The rain didn’t stop us this week, though less people showed up to get produce. We had a great selection of produce and it must be broccoli season, because we had a huge amount, including five pounds that we harvested from 18th and Rhode Island. That is the only garden I am getting produce from right now and I haven’t been putting in replacement seedlings because I haven’t had them (we are way behind in planting more seedlings).). Two women from Stanford glean came by the Free Farm on Saturday with 30 pounds of oranges and lemons they pick on campus. Lynn brought by some sprouts she grew, two neighbors came by with extra lemons from their tree, and Bernadette came by late with some Indian lettuce (otherwise known as miner’s lettuce) she picked in the Presidio Garden.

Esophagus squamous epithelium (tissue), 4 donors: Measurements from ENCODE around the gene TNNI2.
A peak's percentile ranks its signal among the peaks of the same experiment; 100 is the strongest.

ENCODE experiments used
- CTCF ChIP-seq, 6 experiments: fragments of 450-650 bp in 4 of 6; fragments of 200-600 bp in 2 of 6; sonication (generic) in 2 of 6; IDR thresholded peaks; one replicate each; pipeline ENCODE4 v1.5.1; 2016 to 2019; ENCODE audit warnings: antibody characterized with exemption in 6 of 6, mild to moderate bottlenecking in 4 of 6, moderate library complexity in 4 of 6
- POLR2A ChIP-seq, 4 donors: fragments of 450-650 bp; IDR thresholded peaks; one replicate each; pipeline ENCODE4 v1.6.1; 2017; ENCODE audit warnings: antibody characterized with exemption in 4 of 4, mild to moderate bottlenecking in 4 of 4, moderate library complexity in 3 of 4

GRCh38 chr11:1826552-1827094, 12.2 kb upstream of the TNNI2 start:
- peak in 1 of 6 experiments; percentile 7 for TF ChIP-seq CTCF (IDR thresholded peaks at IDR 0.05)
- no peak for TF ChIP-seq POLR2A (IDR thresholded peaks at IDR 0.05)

Right now I have to admit I am focusing a lot on our new Free Farm. We have a new website (http://thefreefarm.blogspot.com/ ). We continue to have these incredible work days that leave me feeling really happy. This week the other bed got planted, more work continued on a trellis over stairs that we will eventually plant with different varieties of scarlet runner beans from England, a new bed got double dug, more compost was brought in, some plans for drip were discussed, seedlings got potted up, and more pathways got sheet mulched. The best part of the workdays are all the stellar people that drop by and usually stay around to help. It is especially wonderful that neighbors are dropping by and there is such a diversity of people helping out. All ages all types of people. A week ago a neighbor who lived across the street for 35 years got evicted and was moving out (see below my rant against landlordism). He gardened in a vacant lot nearby on Franklin and Turk? He showed us photos of that garden. It was very moving to meet this guy and all the other neighbors who live nearby and who appreciate that we are turning a vacant lot into something beautiful.